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Almost four years after he won the 2011 Tour of Flanders, 34 year old Nick Nuyens admitted on Tuesday that his search for a new team for 2015 had been fruitless and that he would retire from professional cycling.
Nuyens was once seen as one of Belgium’s top riders, taking wins such as the 2004 Paris-Brussels, the 2005 Omloop Het Volk, the 2006 Kuurne-Brussels-Kuurne and the Grand Prix de Wallonie in 2004, 2005 and 2009.
He also shone in stage races, ending up as the overall victor in the Ster Elektrotoer in 2004, the Tour of Britain in 2005 and the 2007 Étoile de Bessèges.
However although he moved on to a new level in 2011 when he won both the Tour of Flanders and Dwars door Vlaanderen, he ran into difficulties due to injury. He fractured his hip in a crash in the 2012 Paris-Nice, falling during the opening time trial, and spent much of that year trying to get back on track.
Nuyens moved from the Saxo Bank team to Garmin-Sharp at the end of that season but struggled to return to his previous form. His best result in 2013 was ninth on a stage of the Eneco Tour while his 2014 season was complicated by a heart rhythm arrhythmia. He underwent surgery on June 10 of last year to try to correct this.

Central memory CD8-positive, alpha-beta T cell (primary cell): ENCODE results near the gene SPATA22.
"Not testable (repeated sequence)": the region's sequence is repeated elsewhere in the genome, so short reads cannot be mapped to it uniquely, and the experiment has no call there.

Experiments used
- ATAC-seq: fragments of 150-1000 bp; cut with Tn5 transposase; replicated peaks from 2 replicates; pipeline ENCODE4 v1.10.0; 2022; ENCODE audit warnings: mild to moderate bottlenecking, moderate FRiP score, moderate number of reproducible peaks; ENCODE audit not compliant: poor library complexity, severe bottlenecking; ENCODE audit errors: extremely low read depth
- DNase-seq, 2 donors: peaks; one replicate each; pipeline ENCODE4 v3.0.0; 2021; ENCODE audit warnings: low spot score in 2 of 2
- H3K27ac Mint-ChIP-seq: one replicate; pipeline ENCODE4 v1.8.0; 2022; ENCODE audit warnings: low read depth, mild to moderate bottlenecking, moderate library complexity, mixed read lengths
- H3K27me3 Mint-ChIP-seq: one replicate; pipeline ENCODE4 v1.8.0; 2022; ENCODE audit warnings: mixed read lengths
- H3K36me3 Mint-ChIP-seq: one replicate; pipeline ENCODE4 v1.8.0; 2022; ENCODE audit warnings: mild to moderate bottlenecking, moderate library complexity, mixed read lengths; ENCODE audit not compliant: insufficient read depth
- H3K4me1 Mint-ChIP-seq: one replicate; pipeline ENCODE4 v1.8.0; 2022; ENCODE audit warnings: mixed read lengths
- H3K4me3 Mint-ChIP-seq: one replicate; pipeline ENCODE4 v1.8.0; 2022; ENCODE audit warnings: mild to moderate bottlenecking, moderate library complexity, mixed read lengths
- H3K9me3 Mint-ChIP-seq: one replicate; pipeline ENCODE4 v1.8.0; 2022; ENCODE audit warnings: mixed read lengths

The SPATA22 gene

As Nuyens explained in a press conference held on Tuesday, he wanted to keep going but was unable to find a satisfactory deal after his two year period with Garmin-Sharp came to an end.
“I was still keen to remain as a rider as I didn’t want to leave in this way,” he said, according to Het Nieuwsblad. That it has not been possible, which is unfortunate.”
He said that he spoke to many teams, four in particular, but was unable to reach a satisfactory financial agreement. He said that he was not willing to ‘take off his pants’ to continue.
“On one hand, I can depend on a lot of experience, but then I realized that I did not get any results over the past two years. The longer it took, the clearer it became that to stop cycling was the best option.
“I never fully recovered from my hip fracture,” he admitted.
Nuyens said that while stopping was difficult, that he had some consolation of having what he termed a brilliant career. “It was much more beautiful than I had ever dared hope for,” he said, adding that he had never used doping.
“I think it is very important that I can look at myself straight in the mirror.”
The Belgian admitted that it would be difficult to adjust, particularly when his preferred spring races come around again, but that he would simply have to get used to his new situation. He said that he had something else to focus on.
“I now want to especially enjoy the extra time I will get with my family, my wife and my kids.”
Nuyens has a degree in communications and said during his career that he was interested in journalism. His future plans are yet to be confirmed but he can draw upon that qualification plus his experience as a top Classics rider if he chooses to work in cycling broadcasting or print media.